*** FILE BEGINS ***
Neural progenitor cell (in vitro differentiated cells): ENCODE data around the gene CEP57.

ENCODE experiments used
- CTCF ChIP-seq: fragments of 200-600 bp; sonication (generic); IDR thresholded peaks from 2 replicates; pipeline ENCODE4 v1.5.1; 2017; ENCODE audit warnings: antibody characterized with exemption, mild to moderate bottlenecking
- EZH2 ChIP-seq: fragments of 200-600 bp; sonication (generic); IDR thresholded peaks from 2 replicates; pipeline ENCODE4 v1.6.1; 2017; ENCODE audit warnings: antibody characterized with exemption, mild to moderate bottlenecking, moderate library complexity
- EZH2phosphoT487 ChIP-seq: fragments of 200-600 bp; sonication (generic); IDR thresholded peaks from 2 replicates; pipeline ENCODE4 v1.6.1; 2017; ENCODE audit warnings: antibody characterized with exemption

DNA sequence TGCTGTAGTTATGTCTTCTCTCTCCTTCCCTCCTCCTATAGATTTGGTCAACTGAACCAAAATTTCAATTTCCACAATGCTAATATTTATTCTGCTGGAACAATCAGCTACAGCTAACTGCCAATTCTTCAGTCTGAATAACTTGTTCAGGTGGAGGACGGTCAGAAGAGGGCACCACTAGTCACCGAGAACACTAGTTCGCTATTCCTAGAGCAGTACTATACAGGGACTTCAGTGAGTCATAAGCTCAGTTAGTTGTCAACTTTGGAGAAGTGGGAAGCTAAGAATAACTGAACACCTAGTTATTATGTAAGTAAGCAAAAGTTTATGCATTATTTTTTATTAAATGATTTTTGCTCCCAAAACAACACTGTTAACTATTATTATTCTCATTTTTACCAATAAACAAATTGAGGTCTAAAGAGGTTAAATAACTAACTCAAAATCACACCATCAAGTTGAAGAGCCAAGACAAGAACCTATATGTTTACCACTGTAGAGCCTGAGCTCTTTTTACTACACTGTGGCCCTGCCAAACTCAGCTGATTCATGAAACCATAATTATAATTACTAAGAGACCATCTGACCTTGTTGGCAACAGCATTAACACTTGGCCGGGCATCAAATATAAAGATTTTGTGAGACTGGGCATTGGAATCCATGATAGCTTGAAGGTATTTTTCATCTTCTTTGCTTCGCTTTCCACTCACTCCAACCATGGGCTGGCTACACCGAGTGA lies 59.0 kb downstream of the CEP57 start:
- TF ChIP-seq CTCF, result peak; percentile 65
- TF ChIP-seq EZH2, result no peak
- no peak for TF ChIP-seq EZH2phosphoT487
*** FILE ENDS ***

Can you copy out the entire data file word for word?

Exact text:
Neural progenitor cell (in vitro differentiated cells): ENCODE data around the gene CEP57.

ENCODE experiments used
- CTCF ChIP-seq: fragments of 200-600 bp; sonication (generic); IDR thresholded peaks from 2 replicates; pipeline ENCODE4 v1.5.1; 2017; ENCODE audit warnings: antibody characterized with exemption, mild to moderate bottlenecking
- EZH2 ChIP-seq: fragments of 200-600 bp; sonication (generic); IDR thresholded peaks from 2 replicates; pipeline ENCODE4 v1.6.1; 2017; ENCODE audit warnings: antibody characterized with exemption, mild to moderate bottlenecking, moderate library complexity
- EZH2phosphoT487 ChIP-seq: fragments of 200-600 bp; sonication (generic); IDR thresholded peaks from 2 replicates; pipeline ENCODE4 v1.6.1; 2017; ENCODE audit warnings: antibody characterized with exemption

DNA sequence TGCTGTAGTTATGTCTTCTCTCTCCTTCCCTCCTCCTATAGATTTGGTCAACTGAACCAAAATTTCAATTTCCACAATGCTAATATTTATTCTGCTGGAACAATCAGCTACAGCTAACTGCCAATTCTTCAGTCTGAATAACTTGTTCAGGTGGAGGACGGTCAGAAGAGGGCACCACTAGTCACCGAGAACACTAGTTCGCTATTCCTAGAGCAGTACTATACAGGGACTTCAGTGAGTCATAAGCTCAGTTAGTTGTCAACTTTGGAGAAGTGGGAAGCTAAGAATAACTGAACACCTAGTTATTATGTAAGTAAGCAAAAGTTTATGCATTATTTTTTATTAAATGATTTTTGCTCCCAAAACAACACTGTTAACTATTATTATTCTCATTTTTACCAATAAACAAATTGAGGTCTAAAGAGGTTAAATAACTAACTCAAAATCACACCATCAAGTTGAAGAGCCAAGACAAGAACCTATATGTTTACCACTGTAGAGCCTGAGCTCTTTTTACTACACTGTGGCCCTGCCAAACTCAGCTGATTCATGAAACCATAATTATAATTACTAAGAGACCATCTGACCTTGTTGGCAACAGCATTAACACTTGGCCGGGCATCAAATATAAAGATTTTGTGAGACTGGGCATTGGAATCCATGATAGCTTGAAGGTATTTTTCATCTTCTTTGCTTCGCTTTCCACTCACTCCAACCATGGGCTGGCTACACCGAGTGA lies 59.0 kb downstream of the CEP57 start:
- TF ChIP-seq CTCF, result peak; percentile 65
- TF ChIP-seq EZH2, result no peak
- no peak for TF ChIP-seq EZH2phosphoT487